Talk Vancouver was unveiled eight days after Vision Critical’s Sept. 3-announced appointment of ex-Vancouver city hall director of communications Ryan Merkley as managing director and senior vice-president of public affairs. Robertson’s calendar shows he met Merkley in his office on May 6, the day before the tour and meeting with Vision Critical about the digital/engagement strategy. Merkley was chief strategy officer for the Mozilla Foundation until July. The reasons for and outcomes of the meeting between the Mayor and Merkley were not disclosed.
Vision Vancouver Coun. Andrea Reimer, council liaison to the Engaged City task force, did not respond to interview requests about Talk Vancouver. Vision Critical executive chairman Angus Reid declined an interview request about the contract with the city.
“We run a $100 million business worldwide based here in Vancouver — where we employ about 350,” said Reid, who was appointed Robertson’s special advisor on technology and citizen engagement. “Happy to discuss the Vision Critical story but we don’t talk about individual deals.”
Reid made his name as Canada’s top pollster through gauging popularity of politicians and their parties, but understands that market research and data analysis is invaluable to those in advertising and marketing for media and entertainment, retail and consumer packaged goods, gas and electric, finance, education, healthcare and technology. The Vision Critical website says the company supports those industries.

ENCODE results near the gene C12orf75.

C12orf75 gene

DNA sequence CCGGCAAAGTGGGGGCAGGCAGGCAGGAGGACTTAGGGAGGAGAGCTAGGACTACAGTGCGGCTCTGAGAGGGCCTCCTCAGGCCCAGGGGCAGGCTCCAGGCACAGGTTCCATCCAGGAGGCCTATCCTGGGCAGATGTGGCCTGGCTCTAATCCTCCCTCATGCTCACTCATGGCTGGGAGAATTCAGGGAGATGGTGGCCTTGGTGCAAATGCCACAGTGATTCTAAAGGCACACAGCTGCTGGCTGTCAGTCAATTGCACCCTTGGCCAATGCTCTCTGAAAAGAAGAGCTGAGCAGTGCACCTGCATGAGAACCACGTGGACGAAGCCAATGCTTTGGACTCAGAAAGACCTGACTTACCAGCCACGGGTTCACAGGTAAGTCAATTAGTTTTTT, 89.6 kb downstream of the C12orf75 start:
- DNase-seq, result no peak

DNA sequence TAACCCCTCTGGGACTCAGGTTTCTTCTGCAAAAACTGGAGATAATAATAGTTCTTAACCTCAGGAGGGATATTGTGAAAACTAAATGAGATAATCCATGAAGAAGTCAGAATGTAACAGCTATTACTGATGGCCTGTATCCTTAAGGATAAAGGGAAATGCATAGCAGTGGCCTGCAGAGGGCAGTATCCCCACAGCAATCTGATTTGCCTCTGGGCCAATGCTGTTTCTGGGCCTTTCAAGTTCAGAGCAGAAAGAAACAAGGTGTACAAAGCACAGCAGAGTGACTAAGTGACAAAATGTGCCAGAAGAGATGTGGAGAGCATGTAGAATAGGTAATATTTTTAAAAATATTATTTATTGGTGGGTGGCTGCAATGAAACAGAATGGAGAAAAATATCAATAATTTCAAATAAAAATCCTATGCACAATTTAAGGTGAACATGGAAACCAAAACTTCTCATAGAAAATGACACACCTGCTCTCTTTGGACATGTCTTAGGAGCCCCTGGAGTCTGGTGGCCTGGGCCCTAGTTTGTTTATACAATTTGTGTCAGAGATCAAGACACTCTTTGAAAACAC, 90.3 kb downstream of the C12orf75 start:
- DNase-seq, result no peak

Vision Critical’s recent story includes a $20 million investment by the OMERS Ventures pension fund in August 2012 and the January 2013-announced Brand Equity Relationship Assessment. The latter is a platform which gauges, in real-time, consumer views on 4,000 brands across 200 categories. In a corporate video, executive vice-president of marketing and decision analytics Ryan Barker waxes poetically about “creating love between brand and consumer.”
Imagine how powerful and valuable such a tool could be for politicians, who crave love for their brands in the daily news cycle and on voting day.
One of Vision Critical’s other civic clients is City of Surrey, which announced the City Speaks platform in April. Like Vancouver, Surrey didn’t publish a request for proposals. Instead, staff sought expressions of interest from Vision Critical, PlaceSpeak, San Francisco-based Granicus and London, England-based Toluna.
A request to interview Mayor Dianne Watts was not fulfilled. Surrey marketing and communications manager Darryl McCarron said no request for proposals was published because “it’s a pilot project that enables us to get more information on a partnership basis from a vendor and ensure we’re getting the best value with our tax dollar.” He said the Vision Critical contract is worth $160,000 over two years.
“We researched who out there is doing that kind of work and met with some vendors and looked at their fee structure and reviewed some of the specific criteria we were looking for,” McCarron said.